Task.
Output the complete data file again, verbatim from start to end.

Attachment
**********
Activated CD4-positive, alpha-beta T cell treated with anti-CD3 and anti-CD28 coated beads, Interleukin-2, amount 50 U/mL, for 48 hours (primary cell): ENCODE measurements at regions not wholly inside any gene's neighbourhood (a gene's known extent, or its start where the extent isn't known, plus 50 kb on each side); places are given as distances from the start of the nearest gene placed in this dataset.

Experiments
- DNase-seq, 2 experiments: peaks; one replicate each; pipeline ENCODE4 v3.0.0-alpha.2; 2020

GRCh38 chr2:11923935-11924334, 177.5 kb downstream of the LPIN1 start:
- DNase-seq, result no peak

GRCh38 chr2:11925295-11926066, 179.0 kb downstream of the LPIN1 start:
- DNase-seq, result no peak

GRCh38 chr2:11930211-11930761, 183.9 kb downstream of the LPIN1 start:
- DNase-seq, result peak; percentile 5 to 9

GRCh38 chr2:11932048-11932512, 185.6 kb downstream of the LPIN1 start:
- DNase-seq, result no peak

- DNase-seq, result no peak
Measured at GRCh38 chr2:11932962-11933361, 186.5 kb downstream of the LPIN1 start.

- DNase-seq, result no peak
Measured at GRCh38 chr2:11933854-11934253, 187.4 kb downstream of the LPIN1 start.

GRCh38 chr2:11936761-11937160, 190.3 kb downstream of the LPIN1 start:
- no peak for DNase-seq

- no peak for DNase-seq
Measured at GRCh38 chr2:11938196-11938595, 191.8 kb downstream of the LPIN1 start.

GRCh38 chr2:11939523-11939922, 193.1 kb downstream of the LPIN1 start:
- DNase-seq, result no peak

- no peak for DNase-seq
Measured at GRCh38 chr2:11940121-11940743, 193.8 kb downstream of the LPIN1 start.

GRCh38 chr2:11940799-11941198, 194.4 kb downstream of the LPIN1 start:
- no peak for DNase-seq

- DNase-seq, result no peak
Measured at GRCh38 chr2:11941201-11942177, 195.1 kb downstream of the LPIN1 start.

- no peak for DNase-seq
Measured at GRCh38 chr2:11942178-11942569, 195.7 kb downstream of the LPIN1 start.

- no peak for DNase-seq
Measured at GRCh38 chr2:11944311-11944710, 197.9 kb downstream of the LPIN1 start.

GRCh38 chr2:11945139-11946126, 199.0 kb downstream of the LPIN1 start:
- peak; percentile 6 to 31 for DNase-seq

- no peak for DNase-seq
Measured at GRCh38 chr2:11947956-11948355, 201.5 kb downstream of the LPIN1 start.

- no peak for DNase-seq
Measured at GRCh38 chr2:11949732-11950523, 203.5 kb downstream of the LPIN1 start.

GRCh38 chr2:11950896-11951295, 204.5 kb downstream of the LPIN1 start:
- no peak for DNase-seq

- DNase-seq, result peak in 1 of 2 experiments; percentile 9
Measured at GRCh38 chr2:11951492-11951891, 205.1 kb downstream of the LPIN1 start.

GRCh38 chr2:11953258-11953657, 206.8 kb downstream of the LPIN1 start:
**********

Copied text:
Activated CD4-positive, alpha-beta T cell treated with anti-CD3 and anti-CD28 coated beads, Interleukin-2, amount 50 U/mL, for 48 hours (primary cell): ENCODE measurements at regions not wholly inside any gene's neighbourhood (a gene's known extent, or its start where the extent isn't known, plus 50 kb on each side); places are given as distances from the start of the nearest gene placed in this dataset.

Experiments
- DNase-seq, 2 experiments: peaks; one replicate each; pipeline ENCODE4 v3.0.0-alpha.2; 2020

GRCh38 chr2:11923935-11924334, 177.5 kb downstream of the LPIN1 start:
- DNase-seq, result no peak

GRCh38 chr2:11925295-11926066, 179.0 kb downstream of the LPIN1 start:
- DNase-seq, result no peak

GRCh38 chr2:11930211-11930761, 183.9 kb downstream of the LPIN1 start:
- DNase-seq, result peak; percentile 5 to 9

GRCh38 chr2:11932048-11932512, 185.6 kb downstream of the LPIN1 start:
- DNase-seq, result no peak

- DNase-seq, result no peak
Measured at GRCh38 chr2:11932962-11933361, 186.5 kb downstream of the LPIN1 start.

- DNase-seq, result no peak
Measured at GRCh38 chr2:11933854-11934253, 187.4 kb downstream of the LPIN1 start.

GRCh38 chr2:11936761-11937160, 190.3 kb downstream of the LPIN1 start:
- no peak for DNase-seq

- no peak for DNase-seq
Measured at GRCh38 chr2:11938196-11938595, 191.8 kb downstream of the LPIN1 start.

GRCh38 chr2:11939523-11939922, 193.1 kb downstream of the LPIN1 start:
- DNase-seq, result no peak

- no peak for DNase-seq
Measured at GRCh38 chr2:11940121-11940743, 193.8 kb downstream of the LPIN1 start.

GRCh38 chr2:11940799-11941198, 194.4 kb downstream of the LPIN1 start:
- no peak for DNase-seq

- DNase-seq, result no peak
Measured at GRCh38 chr2:11941201-11942177, 195.1 kb downstream of the LPIN1 start.

- no peak for DNase-seq
Measured at GRCh38 chr2:11942178-11942569, 195.7 kb downstream of the LPIN1 start.

- no peak for DNase-seq
Measured at GRCh38 chr2:11944311-11944710, 197.9 kb downstream of the LPIN1 start.

GRCh38 chr2:11945139-11946126, 199.0 kb downstream of the LPIN1 start:
- peak; percentile 6 to 31 for DNase-seq

- no peak for DNase-seq
Measured at GRCh38 chr2:11947956-11948355, 201.5 kb downstream of the LPIN1 start.

- no peak for DNase-seq
Measured at GRCh38 chr2:11949732-11950523, 203.5 kb downstream of the LPIN1 start.

GRCh38 chr2:11950896-11951295, 204.5 kb downstream of the LPIN1 start:
- no peak for DNase-seq

- DNase-seq, result peak in 1 of 2 experiments; percentile 9
Measured at GRCh38 chr2:11951492-11951891, 205.1 kb downstream of the LPIN1 start.

GRCh38 chr2:11953258-11953657, 206.8 kb downstream of the LPIN1 start: